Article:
I think I’ve established by now that Bucktown has a lot of extraordinary residential conversions. Often, owners or architects give these new homes a sleek public face or a snazzy moniker. And when it comes time for a resale, prices tend to reflect a presumed lofty status in the neighborhood. Not so with today’s newly-listed machine shop conversion on Wabansia Avenue.
The enormous live-work space—square footage unknown—is asking $1.3 million while modern mini-mansions all over the neighborhood are priced at two and three million dollars. The totally obsessive homespun interior design is the brainchild of its artist owners and is downplayed by an ivy-cloaked exterior and a modest alley entrance.
The three-story 1888 structure likely became a machine shop in the 1920s, making tools and fixtures. When the sellers acquired the place in 1992 it had been on the market for two years. The scope of such an undertaking didn’t work for most buyers at a time when Bucktown was seen in a more marginal light. The place was very raw, as the before pictures confirm, with oil-soaked joists and an unwieldy industrial zoning which required a Phase One environmental study and variance for residential use. According to Connie Grunwaldt of @properties, confirmed by public records, the address is still technically its own tiny Planned Manufacturing District (PMD) in a sea of residential.
“At the time, everyone was opening up spaces and making lofts. We wanted rooms, we wanted cozy,” says seller Peter [last name withheld]. Peter and his partner got to work immediately, moving into the ground floor in ’93 and the upper floors in ’94. Once the work was complete, they made the ground floor into professional studio space. “People come through and say ‘this is so nice, you left so much original detailing—the wood floors, the stained glass, the crown molding.’ Nothing except for the trussed ceiling in the living room and a [lateral] beam on the upper level is original.”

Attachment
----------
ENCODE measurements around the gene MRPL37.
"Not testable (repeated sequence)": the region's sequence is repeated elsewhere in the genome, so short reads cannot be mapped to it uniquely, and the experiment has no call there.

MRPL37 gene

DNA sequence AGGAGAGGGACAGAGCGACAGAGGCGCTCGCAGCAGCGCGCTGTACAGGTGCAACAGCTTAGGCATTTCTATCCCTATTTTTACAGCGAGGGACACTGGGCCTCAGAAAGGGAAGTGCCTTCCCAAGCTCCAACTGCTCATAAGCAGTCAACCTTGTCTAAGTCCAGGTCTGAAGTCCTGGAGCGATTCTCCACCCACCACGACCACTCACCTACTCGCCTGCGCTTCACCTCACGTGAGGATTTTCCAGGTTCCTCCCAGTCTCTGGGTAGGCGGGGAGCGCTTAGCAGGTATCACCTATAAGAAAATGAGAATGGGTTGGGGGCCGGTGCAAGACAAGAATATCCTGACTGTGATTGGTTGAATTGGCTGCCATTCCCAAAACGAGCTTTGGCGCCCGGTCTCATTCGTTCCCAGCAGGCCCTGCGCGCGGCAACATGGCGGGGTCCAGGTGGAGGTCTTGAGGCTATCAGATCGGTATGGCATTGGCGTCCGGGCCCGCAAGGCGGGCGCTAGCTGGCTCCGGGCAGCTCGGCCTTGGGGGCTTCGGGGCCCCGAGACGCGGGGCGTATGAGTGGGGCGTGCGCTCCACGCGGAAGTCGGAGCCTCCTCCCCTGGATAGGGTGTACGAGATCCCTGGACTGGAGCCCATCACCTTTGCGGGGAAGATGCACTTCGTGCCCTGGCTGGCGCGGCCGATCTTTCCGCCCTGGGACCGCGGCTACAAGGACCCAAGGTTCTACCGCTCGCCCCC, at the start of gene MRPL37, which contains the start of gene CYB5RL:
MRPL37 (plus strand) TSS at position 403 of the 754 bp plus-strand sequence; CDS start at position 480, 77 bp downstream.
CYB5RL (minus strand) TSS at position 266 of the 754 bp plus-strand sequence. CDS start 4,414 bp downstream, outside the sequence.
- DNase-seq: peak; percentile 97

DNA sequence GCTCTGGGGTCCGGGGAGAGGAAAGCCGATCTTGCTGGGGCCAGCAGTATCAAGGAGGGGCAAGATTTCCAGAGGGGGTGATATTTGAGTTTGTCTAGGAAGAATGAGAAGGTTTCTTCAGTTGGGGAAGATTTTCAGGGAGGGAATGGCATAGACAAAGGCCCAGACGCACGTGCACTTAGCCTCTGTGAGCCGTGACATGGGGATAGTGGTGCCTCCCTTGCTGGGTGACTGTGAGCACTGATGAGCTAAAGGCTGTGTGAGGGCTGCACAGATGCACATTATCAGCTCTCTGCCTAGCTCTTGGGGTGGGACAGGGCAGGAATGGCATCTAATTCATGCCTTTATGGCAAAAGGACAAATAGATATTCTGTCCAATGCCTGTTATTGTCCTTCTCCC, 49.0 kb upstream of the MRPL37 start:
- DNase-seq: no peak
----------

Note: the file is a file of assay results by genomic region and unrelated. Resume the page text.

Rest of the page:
The sellers gave great latitude to a talented young carpenter during the build-out, and he designed intricate parquet floors, quirky wood trim, rounded skirt boards that arc and curve up the stairs (instead of knifing their way in right angles), and stunning railing details.
The stained glass work, of which there is plenty, was also commissioned. The dazzling tile mosaic caking one of the upstairs bathrooms was entirely the work of Peter’s partner. And the many old doors, plaster work, Greek key trim, terra cotta tiles that were molded and multiplied, and painted Chinese panels were salvaged artifacts.
The sellers, who are leaving for a farm life in Missouri, bought a pickup truck’s worth of walnut wood at one point from that state for $80—what would’ve cost several hundred dollars in the city. They crafted cabinets and panels from it.
One very minor detail is probably the goofiest—how the sellers set out to create their own stainless steel fridge 20 years ago, before stainless steel was in high demand for appliances. They got some galvanized steel and fastened it to a regular Kenmore, to great effect.
As for sleeping arrangements, the house has three large bedrooms and three full baths. The vaulted third floor is dedicated to the master and guest suites.
The basement doesn’t take on water and, astonishingly, has 9-foot ceilings. It was once a useful part of the machine shop and has never been refinished for living. A buyer could make a handy darkroom or pottery space of it and the sellers did begin to construct a walk-in wine cellar.
If you’re worried about all that ivy, rest easy. The building is three bricks thick and Peter has witnessed how the ivy protects the façade from the elements. “When you think about it, they have homes in Ireland that have been covered in this stuff for 300 years.”
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